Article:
AuthorMike, Kristen Lynne
Committee ChairMishra, Shitala
MetadataShow full item record
PublisherThe University of Arizona.
RightsCopyright © is held by the author. Digital access to this material is made possible by the University Libraries, University of Arizona. Further transmission, reproduction or presentation (such as public display or performance) of protected items is prohibited except with permission of the author.
AbstractAs a result of the reauthorization of the Individuals with Disabilities Education Act (IDEA, 2004), Response to Intervention (RTI) became a legal and acceptable basis for determining special education eligibility. While there may be evidence that RTI has had positive effects on the prereferral process for special education in some schools, there still remains controversy in the field of school psychology about many aspects of RTI, in particular the use of RTI in the identification process for children with learning disabilities. The purpose of current questionnaire study was (a) to determine school psychologists' preferences on the use of RTI in both the prereferral and the identification process of students with learning disabilities, (b) to investigate the implementation process in school systems from school psychologists' perspectives, and (c) to examine the role of the school psychologist in RTI implementation efforts and RTI activities.Data were collected from 41 members of the National Association of School Psychologists (NASP). Each participant completed a survey, which related to the above purposes, and responded to items using a 5-point Likert scale. Results indicated that sampled school psychologists generally responded favorably to RTI as a prereferral method, but varied on their level of agreement on using RTI for diagnostic purposes. Most respondents agreed that RTI should not be the sole criteria for determining a learning disability and that a comprehensive evaluation should take place including standardized cognitive and academic testing. Identified benefits to implementing RTI were: interventions for struggling students occur earlier, improved instruction for all students, greater collaboration between general and special education, and improved method of identifying at risk groups/individuals. Identified challenges to implementing RTI were: need for professional development, lack of teacher preparation, lack of support staff to implement interventions, and intervention fidelity. A majority of respondents agreed that the school psychologist's role should include various RTI activities and in particular RTI activities related to data interpretation, consultation, supervising, and training.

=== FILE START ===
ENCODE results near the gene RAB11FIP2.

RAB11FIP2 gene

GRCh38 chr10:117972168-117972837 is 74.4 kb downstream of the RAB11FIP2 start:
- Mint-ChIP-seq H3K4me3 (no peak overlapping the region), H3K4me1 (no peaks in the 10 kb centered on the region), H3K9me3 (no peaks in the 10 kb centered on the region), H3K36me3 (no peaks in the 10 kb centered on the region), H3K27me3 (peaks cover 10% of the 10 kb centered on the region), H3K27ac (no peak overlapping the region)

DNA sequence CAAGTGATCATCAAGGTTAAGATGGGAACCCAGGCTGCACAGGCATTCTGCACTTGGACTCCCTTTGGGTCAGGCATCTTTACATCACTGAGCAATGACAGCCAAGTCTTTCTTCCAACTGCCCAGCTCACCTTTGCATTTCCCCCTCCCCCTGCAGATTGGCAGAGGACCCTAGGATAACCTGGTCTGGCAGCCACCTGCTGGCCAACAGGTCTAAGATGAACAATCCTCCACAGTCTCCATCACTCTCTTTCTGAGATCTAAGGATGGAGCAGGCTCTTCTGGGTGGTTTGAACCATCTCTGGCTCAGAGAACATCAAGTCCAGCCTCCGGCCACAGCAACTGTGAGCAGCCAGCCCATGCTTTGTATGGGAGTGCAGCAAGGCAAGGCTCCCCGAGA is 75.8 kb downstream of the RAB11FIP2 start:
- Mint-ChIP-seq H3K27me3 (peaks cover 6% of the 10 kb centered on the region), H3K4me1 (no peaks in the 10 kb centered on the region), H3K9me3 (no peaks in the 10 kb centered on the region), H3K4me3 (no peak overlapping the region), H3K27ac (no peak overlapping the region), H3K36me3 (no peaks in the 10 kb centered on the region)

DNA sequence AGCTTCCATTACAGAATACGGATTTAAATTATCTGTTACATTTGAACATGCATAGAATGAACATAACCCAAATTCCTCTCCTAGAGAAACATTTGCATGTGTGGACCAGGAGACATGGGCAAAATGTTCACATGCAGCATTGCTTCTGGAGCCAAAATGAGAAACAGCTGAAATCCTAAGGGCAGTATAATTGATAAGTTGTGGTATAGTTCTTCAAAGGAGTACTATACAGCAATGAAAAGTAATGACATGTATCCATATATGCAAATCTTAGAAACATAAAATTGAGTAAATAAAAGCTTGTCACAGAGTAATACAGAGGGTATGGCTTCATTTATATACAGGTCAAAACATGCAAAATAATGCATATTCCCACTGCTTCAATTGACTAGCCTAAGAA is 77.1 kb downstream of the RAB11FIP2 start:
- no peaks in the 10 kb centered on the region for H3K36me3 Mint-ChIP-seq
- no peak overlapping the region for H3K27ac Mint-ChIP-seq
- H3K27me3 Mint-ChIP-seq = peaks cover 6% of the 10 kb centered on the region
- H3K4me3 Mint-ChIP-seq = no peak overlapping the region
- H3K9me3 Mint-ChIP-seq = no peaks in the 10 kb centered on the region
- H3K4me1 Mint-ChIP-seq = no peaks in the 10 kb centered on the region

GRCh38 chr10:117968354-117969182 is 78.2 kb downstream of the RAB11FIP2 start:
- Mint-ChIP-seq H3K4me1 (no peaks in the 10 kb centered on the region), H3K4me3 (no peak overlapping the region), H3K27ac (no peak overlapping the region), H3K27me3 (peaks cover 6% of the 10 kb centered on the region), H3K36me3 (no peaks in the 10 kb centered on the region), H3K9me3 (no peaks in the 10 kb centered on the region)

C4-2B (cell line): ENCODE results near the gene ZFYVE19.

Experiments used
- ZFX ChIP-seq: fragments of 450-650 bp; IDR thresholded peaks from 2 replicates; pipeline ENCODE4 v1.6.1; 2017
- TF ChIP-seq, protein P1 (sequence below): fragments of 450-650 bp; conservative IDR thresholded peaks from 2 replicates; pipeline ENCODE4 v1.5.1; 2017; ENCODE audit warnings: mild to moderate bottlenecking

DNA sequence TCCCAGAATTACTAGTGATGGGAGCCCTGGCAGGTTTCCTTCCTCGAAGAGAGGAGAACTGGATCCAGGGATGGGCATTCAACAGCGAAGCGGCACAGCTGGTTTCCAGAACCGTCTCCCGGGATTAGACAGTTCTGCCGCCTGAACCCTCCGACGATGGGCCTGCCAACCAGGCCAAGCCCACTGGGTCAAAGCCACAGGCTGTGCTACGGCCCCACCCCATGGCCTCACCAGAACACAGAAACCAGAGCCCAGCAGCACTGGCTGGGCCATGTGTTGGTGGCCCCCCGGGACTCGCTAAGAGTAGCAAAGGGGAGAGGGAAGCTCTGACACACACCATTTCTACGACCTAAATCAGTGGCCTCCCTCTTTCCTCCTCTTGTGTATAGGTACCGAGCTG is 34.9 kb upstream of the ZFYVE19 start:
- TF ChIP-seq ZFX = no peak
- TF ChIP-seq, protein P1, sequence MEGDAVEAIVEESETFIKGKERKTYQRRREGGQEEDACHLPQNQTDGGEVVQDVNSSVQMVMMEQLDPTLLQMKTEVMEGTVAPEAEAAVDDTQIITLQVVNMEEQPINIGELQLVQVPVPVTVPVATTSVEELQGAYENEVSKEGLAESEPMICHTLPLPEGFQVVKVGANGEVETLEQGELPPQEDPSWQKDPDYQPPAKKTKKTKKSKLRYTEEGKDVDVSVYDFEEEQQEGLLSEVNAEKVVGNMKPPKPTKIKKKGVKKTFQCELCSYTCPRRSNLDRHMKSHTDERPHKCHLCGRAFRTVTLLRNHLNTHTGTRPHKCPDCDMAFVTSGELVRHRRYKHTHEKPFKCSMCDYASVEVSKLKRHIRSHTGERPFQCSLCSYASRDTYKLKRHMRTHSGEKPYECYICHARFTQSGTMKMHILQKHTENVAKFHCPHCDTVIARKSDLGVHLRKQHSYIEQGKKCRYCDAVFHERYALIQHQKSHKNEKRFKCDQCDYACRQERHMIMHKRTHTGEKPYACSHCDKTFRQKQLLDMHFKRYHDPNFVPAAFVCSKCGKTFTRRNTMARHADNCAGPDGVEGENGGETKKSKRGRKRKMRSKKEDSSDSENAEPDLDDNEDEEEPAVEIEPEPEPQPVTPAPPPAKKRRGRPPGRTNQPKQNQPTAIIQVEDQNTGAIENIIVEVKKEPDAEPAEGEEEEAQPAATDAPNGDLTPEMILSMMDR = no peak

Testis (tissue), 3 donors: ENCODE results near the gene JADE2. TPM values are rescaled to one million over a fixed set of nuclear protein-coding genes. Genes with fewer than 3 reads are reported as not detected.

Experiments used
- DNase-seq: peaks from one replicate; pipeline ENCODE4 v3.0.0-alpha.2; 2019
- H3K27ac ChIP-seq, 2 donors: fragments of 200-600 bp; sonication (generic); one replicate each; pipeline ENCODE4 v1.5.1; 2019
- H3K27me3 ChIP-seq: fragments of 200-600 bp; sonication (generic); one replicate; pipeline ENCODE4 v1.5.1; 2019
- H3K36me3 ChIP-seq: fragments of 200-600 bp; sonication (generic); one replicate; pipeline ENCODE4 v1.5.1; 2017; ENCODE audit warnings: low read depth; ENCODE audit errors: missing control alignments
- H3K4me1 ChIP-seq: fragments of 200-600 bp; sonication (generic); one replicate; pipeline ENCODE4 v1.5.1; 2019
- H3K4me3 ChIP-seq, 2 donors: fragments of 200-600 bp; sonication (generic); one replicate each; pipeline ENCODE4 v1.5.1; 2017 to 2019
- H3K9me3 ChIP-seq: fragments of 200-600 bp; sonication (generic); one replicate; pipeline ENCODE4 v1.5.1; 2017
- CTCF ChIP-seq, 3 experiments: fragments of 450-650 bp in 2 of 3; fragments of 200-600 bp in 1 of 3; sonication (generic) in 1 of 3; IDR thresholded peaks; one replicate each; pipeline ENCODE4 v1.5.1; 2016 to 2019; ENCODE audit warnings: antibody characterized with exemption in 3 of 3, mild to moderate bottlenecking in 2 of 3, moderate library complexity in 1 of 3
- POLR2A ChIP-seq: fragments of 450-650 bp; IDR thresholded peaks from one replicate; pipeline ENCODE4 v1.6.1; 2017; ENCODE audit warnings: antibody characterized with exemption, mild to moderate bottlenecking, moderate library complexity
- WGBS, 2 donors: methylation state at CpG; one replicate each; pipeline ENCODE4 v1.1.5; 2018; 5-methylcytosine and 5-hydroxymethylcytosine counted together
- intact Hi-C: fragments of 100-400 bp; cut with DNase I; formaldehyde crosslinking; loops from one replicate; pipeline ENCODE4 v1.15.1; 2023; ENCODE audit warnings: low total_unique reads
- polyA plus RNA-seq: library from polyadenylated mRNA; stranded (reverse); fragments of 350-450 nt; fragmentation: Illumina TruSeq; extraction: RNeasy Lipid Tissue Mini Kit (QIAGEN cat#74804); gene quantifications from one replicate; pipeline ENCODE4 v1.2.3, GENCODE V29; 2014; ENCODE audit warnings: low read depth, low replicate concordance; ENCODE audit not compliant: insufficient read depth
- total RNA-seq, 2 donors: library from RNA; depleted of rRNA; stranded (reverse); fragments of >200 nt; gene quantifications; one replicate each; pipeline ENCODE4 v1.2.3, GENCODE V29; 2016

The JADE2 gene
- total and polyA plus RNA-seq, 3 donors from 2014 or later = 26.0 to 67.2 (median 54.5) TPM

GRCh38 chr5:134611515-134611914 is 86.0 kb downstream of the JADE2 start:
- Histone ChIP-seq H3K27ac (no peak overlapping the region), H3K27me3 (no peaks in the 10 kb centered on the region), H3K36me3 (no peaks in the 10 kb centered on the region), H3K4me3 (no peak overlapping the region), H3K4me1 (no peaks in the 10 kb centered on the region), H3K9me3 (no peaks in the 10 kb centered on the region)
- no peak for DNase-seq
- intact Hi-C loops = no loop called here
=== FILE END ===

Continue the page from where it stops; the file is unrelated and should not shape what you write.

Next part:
Degree ProgramSpecial Education & Rehabilitation